Back home in Watertown, a civilian once more, the magician became a full-time insurance salesman by day and a club date magician three-to-five nights a week for 15 years. Ann worked each day with a phone company and at night in the Goulet show. This regimen, plus still being in demand today as a professional magician explains to questioners how the extensive Goulet properties, collections and interests have been underwritten..
In 1976, he opened his Magic Art Studio, a retail magic depot in a store on Spring Street in Watertown. It appears to be more a residential area than a business center, yet it prospers. Inside are the usual glass counters, countless tricks, wall posters and latest magazines for sale. Ray maintains that this well-stocked store is a hobby although every magician usually wants, at some time in his life, to run a magic store.
The husky, genial and dynamic man couldn’t stand still. So he commandeered the store next door and converted it into a 50-seat theatre for shows and practice. It wasn’t long before Silent Mora Ring 122 of the I..B.M. — which met monthly for some years at 874 Beacon Street in Boston’s historic Second Church during my ministry there — began making the Goulet premises its headquarters.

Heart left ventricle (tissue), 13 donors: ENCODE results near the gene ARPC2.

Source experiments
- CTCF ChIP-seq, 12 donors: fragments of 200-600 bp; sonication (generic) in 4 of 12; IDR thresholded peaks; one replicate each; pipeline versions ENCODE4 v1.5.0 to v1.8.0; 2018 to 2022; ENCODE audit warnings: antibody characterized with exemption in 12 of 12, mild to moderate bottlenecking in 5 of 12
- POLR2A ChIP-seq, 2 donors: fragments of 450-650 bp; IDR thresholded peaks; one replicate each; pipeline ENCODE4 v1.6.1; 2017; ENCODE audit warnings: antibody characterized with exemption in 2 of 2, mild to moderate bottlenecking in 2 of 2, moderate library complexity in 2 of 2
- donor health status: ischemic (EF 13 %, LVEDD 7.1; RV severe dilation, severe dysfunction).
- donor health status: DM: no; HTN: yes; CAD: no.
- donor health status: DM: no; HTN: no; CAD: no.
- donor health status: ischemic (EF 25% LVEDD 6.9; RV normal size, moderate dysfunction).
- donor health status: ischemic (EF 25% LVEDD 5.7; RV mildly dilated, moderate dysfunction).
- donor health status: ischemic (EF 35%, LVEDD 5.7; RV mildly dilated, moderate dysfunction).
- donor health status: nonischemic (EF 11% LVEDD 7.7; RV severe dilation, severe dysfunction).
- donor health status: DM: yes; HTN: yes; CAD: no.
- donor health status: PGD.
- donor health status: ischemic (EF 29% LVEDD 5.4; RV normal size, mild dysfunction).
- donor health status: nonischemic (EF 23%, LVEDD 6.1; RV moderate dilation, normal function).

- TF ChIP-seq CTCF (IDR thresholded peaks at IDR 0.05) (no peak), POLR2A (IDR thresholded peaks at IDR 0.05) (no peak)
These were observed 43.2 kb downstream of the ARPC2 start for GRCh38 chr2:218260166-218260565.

Meanwhile, the collector’s bug bit Ray savagely. Almost recklessly, it seemed, he began to buy and accumulate fine pieces of apparatus constructed by the master craftsmen of magic. Equipment with associations in conjuring history that make handling it a moving experience descended upon Watertown. Where could he possibly store it all?
Acting decisively, Ray took over the store on the other side of his magic emporium. Today, it is jammed full of so many collectibles that it begins to resemble the once-famous Charles Larson Collection in New York City. Actually, one can see and reach all the items but so much is crowded into the space that the effect of needing a week to examine articles properly is rather overwhelming. It is often called ‘New England’s Only Mini-Museum of Magic.”
Thus, housed in three adjoining stores in Watertown are a shop, small theater, and mini-museum, all dedicated to conjuring. One can understand why this unique arrangement has created a warm and inspirational gathering place. Not only do New England magicians gravitate there, and bask in the friendly presence of Ray Goulet, but prominent professionals, advanced amateurs, and leading collectors seek it out.
A magic mouse might have seen England’s Dr. Eddie Dawes investigating the collectibles, or world-touring John Calvert examining illusionists’ pet equipment, or Norm Nielsen admiring colorful posters, or Father Cyprian leafing through some of the volumes in Goulet’s 6,000-plus book collection.
I have not yet introduced my readers to the residence of Ann and Ray, located about two blocks from the facilities just described. Not risking valuable antiquarian books in the stores themselves, they are shelved, thousands of them, in their comfortable home. Ray went to the public library and borrowed instruction books that enabled him to personally install all the wiring, plumbing and woodwork throughout the house.